CTERA: Companies Are Getting VDI Wrong
Does CTERA's answer get it right?
- By Dan Kusnetzky
CTERA's Senior Vice President of Marketing, Jeff Denworth, spent some time chatting about the impact of storage on the performance in virtual desktop environments (VDI). His take is that many organizations are supporting these configurations all wrong. Read on for my take.
A VDI Overview
First, we need to define terms. VDI uses several types of virtualization technology, including access virtualization, application virtualization and processing virtualization, to establish centralized control of desktop and laptop systems. Depending upon the configuration, applications or, perhaps, complete system images may be executing on the local desktop or laptop system, on a workgroup server or back in the organization's data center.
Access virtualization technology may be used to provide a reliable, secure access mechanism, making it possible for people to remotely access either a virtualized application or an entire virtualized system. The people may be accessing the workload or desktop system image from a desktop, laptop, tablet or even a smartphone. The application or desktop system image may have no idea this is happening. Suppliers such as Citrix, Microsoft and VMware offer this type of technology.
Application virtualization technology may be used to encapsulate an application so that it can either be delivered to a remote desktop or laptop system and execute there, or allow it to execute on a remote server. Depending upon the application virtualization technology in use, it may also make it possible for applications designed for one operating system to execute happily on a different version of that operating system, or, perhaps, a different operating system entirely. This means that a Windows XP application might continue to function even though it's really being hosted on a local Windows 7 or Windows 8 system or a remote Windows Server. Suppliers such as AppZero, Citrix, Microsoft or VMware offer this type of technology.
Processing virtualization technology may be used to encapsulate an entire desktop operating system and all its applications. Once the image is encapsulated in a virtual machine, it can execute locally on a nearby desktop or laptop system, remotely on a company's own servers, or remotely on a server living in a cloud service provider's data center. People can access this image using access virtualization technology. Citrix, Microsoft, VMware and a number of different open source communities offer this type of software.
I/O Storms and VDI
Denworth spent a great deal of time reviewing the problems organizations are having with their VDI performance. A major issue, he pointed out, is the I/O storms that occur when staff arrive in the morning and all turn on their systems at once.
All those systems reach out to the storage servers or storage on general-purpose systems and ask that an application, a VM image or a VM image along with a set of applications be downloaded. This puts stress on the organization's network and storage infrastructure.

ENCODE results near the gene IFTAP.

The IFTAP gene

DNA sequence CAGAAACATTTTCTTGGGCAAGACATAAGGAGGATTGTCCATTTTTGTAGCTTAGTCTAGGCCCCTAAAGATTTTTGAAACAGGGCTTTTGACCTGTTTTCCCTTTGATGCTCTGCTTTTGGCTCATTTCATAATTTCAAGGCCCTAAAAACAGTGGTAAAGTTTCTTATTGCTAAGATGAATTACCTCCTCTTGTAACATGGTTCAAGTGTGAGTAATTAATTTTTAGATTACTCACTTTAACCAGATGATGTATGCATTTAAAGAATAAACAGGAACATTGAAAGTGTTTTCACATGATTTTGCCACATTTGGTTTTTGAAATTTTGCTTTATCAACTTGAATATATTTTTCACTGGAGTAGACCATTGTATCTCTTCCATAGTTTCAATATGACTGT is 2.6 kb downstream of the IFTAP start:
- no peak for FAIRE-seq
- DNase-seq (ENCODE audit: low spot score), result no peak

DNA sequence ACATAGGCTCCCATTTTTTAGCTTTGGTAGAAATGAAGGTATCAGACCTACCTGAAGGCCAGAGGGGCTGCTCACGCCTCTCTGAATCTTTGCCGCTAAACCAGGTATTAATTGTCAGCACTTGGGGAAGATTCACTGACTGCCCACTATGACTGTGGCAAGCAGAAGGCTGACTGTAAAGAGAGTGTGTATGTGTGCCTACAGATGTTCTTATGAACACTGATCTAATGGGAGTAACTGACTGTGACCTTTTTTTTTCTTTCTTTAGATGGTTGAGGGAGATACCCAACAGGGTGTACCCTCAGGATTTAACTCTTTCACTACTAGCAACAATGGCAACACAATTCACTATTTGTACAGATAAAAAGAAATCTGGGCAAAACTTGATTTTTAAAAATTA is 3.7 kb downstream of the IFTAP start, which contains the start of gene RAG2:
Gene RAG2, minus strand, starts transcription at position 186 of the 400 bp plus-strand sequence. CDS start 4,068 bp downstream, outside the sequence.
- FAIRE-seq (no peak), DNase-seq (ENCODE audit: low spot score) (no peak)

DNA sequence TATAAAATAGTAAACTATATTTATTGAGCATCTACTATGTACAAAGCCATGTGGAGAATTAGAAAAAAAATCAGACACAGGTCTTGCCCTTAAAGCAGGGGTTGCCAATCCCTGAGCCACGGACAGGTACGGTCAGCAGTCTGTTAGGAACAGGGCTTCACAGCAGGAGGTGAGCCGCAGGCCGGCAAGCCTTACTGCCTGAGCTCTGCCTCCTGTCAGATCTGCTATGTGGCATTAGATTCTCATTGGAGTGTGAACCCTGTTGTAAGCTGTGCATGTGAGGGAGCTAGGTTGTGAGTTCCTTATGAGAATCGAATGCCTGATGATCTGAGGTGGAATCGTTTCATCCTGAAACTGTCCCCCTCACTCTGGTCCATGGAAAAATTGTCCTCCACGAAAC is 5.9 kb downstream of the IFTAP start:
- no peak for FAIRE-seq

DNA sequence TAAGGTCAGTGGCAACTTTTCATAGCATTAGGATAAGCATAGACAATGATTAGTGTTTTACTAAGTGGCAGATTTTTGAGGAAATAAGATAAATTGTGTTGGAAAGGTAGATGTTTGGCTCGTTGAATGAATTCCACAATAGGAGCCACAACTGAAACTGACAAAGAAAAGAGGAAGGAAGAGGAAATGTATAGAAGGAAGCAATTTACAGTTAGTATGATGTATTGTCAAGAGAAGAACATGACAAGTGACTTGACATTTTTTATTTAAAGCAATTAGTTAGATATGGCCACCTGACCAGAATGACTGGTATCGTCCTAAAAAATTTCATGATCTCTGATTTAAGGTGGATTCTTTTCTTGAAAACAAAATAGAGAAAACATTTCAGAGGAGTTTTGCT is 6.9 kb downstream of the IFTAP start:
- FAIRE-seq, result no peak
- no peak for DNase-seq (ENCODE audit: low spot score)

Rather than use a storage system designed for VDI, many turn to expensive flash storage systems to address their storage performance problems. While this approach improves overall storage performance, he points out, it does so at great cost; additionally, this approach does little to address the impact on the network.
He suggests that organizations would be wise to deploy intelligent storage systems, such as those offered by CTERA, that store single copies of important VM and application images. They then use both compression and deduplication to reduce the amount of network traffic created when these images are delivered to the remote desktops and laptops.
The CTERA Mission
Here's how the company describes itself:
CTERA Networks bridges the gap between cloud storage and local storage, providing optimized performance and end-to-end security. Our solutions accelerate deployment of cloud services and eliminate the costs associated with file servers, backup servers and tape drives. Service providers and enterprises use CTERA to deliver services such as backup, file sync and share, mobile collaboration, managed NAS and cloud on-ramping, based on the cloud infrastructure of their choice.
Dan's Take: A Solution Worth Exploring
The issues Denworth mentions are a real problem, and one many suppliers are attempting to address. Although customers tell me that they're happy with CTERA and its products, I can't help but think about all the other suppliers of storage technology and what they're doing.
If one speaks with the major suppliers of this type of technology, to a company they would all say that they have a solution. Is the approach put forward by CTERA better than the others? Depending upon the actual requirements of the organization, the answer just might be yes. If your organization is deploying VDI as a way to reduce administrative and operational costs of supporting desktop workloads, it might be worth the time to see what CTERA is doing and compare it to what your organization is doing now.
Daniel Kusnetzky, a reformed software engineer and product manager, founded Kusnetzky Group LLC in 2006. He's literally written the book on virtualization and often comments on cloud computing, mobility and systems software. He has been a business unit manager at a hardware company and head of corporate marketing and strategy at a software company.